Adam Black, an expert in rare, unusual and endangered plants, has been named director of horticulture at Peckerwood Garden in Hempstead.
“I look forward to working in such an important, fascinating and beautiful garden,” said Black, who comes from the Forest Pathology and Forest Entomology Laboratories at the University of Florida in Gainesville.
Peckerwood, about an hour northwest of Houston, is receiving national attention for its vast collection of plants from Mexico, Asia and the United States, some of which are no longer found in the wild. Located at the convergence of three climate zones, the garden serves as a testing ground for plants that are beautiful as well as durable and suitable for the Houston area as it grows hotter, drier and also prone to flooding.
Retired Texas A&M professor John Gaston Fairey started the garden as his own in 1971. Over the years he mixed the familiar, such as magnolias and pines, with drought-resistant sun-loving plants like palms and agaves. “You just have to learn to live with these things, ” he told the Houston Chronicle last fall. “To be optimistic whatever happens.”
Today the garden has grown from 7 acres to 40 acres, including a former nursery property, and the Peckerwood Garden Conservation Foundation manages it and offers educational programs. Peckerwood also is a preservation project of The Garden Conservancy, a nonprofit organization dedicated to saving exceptional American gardens and landscapes.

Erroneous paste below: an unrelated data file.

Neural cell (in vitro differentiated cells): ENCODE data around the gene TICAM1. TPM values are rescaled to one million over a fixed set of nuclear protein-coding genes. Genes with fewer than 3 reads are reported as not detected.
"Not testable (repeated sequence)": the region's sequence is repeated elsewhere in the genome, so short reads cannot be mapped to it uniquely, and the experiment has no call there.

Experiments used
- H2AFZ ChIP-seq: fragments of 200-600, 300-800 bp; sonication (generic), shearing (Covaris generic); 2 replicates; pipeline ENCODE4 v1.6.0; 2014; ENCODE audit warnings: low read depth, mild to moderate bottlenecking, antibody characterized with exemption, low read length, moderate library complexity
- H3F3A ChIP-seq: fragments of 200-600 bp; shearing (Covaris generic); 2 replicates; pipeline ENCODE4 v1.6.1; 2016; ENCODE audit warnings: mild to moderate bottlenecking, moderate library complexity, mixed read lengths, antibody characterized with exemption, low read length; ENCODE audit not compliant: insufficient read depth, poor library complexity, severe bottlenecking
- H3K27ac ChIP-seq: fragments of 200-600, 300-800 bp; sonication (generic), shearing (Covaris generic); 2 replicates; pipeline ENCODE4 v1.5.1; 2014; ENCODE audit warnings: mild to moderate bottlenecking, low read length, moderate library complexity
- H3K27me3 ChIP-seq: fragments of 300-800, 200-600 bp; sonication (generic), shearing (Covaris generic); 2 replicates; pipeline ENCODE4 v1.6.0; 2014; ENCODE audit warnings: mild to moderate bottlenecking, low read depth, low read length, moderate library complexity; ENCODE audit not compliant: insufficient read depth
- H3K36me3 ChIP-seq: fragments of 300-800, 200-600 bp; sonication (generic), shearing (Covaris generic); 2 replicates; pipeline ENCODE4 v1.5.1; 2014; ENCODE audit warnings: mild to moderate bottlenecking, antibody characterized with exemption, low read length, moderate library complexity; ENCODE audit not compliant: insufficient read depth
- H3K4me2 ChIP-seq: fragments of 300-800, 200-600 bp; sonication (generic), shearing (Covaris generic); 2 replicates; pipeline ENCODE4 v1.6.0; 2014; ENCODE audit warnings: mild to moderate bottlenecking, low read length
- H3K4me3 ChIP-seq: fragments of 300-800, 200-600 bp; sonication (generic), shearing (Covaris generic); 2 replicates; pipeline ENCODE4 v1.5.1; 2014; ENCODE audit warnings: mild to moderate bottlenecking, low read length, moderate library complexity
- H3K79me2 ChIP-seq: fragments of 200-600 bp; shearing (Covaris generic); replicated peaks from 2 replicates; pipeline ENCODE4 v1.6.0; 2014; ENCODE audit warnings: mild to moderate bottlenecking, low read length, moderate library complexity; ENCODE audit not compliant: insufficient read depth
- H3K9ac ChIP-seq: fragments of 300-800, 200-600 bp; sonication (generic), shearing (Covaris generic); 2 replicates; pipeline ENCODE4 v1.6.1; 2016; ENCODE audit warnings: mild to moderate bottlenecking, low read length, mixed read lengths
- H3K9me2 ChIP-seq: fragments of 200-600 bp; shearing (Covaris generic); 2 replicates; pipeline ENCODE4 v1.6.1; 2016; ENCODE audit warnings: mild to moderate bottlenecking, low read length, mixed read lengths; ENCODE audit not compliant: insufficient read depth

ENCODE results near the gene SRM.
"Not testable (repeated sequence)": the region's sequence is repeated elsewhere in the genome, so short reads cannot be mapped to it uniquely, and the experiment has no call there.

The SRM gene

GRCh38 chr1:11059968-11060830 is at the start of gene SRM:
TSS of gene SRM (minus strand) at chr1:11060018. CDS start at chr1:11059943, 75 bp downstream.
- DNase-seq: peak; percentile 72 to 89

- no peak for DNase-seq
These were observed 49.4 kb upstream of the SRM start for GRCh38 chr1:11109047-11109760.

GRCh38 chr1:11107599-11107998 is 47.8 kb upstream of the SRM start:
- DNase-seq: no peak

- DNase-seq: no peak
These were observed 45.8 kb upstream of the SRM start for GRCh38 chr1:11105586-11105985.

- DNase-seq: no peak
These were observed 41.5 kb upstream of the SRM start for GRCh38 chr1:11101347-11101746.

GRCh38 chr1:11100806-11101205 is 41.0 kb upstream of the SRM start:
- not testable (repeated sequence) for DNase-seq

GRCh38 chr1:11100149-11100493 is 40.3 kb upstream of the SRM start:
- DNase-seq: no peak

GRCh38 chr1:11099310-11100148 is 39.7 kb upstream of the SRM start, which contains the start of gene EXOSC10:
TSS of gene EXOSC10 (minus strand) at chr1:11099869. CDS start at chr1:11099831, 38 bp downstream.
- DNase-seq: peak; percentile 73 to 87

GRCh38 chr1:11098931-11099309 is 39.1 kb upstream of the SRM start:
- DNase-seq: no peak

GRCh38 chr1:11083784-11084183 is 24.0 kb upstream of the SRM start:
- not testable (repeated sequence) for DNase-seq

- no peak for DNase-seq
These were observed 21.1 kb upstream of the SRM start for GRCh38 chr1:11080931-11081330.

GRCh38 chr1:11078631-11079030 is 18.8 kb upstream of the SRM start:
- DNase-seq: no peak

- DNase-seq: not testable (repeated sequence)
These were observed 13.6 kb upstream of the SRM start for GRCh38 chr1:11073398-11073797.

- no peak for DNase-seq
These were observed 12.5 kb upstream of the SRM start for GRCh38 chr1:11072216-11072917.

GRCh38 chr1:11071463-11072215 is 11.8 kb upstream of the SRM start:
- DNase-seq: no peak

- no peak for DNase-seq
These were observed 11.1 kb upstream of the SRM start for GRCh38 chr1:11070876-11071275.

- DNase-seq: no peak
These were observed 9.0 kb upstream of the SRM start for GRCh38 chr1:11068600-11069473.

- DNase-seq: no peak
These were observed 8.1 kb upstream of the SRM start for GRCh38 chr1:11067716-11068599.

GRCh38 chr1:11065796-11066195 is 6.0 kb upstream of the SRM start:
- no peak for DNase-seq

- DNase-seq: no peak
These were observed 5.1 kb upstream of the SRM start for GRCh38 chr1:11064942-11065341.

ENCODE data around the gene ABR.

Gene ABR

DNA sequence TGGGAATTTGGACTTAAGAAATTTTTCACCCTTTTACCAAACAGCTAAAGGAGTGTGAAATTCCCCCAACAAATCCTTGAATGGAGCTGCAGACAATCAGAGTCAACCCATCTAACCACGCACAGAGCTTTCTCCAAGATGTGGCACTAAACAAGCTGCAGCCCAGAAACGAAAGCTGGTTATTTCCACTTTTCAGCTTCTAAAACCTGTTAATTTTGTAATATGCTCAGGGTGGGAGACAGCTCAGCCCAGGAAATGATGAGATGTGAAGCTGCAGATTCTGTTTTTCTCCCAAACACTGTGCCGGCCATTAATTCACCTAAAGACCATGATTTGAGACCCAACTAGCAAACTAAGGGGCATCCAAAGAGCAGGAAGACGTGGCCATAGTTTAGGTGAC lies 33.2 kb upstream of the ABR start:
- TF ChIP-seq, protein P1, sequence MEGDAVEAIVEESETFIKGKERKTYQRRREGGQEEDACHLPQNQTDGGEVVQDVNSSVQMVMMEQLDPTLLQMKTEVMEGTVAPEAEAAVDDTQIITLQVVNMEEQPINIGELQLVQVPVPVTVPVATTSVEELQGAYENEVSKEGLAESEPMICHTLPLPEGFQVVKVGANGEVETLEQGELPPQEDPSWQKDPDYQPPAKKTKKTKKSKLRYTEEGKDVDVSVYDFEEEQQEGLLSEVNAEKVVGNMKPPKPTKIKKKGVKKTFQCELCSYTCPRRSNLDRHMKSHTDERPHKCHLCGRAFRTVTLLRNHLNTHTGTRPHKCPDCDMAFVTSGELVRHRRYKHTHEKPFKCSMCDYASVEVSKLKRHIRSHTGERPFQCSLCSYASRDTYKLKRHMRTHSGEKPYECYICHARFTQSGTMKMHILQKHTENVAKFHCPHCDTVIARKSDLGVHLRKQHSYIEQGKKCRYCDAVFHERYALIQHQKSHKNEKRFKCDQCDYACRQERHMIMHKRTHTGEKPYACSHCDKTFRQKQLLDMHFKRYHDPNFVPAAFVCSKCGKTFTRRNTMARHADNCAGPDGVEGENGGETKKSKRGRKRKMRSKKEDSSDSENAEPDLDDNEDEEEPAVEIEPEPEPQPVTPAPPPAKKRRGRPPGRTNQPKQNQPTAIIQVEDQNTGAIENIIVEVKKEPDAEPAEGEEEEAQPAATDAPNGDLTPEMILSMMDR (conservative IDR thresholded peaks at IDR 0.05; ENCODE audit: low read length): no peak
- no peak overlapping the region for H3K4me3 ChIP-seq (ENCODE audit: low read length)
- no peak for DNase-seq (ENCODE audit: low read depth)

“Adam not only has the expertise and experience necessary to maintain and preserve Peckerwood Garden, he also possesses a long-standing passion for plants,” said Sarah Newbery,Peckerwood’s foundation board president. “He has many ideas for developing a broader network of support and expanded offerings to garden visitors, and we are extremely excited to see those ideas come to fruition.”
To visit Peckerwood Gardens, call 979-826-3232 to set up a tour, or check the site, peckerwoodgarden.org, for information about public tours.